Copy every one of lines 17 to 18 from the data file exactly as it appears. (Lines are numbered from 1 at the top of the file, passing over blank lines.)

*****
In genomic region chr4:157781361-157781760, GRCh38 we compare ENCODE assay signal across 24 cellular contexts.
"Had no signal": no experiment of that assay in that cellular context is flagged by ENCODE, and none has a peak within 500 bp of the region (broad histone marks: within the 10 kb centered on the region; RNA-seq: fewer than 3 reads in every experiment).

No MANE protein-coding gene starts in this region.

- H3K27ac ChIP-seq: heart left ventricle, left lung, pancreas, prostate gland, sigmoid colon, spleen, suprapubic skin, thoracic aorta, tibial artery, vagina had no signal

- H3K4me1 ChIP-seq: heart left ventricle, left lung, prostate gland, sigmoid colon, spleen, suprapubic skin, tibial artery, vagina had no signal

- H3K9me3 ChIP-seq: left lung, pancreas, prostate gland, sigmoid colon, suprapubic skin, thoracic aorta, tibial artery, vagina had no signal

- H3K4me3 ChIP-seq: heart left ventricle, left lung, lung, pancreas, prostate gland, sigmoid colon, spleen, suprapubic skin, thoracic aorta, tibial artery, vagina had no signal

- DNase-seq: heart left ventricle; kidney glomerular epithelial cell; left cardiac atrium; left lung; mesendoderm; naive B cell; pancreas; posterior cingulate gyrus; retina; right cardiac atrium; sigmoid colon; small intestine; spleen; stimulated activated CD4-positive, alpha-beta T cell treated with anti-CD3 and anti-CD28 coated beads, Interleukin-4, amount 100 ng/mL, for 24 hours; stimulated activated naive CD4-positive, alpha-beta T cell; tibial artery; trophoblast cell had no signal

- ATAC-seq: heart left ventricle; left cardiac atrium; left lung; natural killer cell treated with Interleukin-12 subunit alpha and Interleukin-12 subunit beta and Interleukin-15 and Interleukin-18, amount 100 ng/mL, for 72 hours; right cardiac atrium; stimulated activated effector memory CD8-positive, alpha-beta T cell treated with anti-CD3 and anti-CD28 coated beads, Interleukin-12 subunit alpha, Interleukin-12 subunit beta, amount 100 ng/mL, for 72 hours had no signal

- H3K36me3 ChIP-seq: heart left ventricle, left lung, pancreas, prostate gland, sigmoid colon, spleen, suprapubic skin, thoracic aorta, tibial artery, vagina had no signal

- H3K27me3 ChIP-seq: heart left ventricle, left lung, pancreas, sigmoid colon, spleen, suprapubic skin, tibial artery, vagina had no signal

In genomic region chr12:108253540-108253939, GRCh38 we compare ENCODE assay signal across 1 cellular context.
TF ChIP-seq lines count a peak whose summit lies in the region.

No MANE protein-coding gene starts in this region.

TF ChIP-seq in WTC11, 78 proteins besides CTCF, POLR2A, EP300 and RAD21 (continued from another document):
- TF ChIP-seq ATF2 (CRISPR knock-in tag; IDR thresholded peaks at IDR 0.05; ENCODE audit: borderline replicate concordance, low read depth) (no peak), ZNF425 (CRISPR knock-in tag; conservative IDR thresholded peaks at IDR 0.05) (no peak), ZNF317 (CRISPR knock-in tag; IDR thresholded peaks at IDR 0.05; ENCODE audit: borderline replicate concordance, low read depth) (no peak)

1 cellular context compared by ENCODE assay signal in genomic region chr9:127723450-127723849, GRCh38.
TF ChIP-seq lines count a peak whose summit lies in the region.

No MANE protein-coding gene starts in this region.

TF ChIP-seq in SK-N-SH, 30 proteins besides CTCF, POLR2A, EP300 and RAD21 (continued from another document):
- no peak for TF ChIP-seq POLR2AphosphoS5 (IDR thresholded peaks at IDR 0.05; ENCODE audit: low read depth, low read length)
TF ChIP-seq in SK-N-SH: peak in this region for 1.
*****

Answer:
1 cellular context compared by ENCODE assay signal in genomic region chr9:127723450-127723849, GRCh38.
TF ChIP-seq lines count a peak whose summit lies in the region.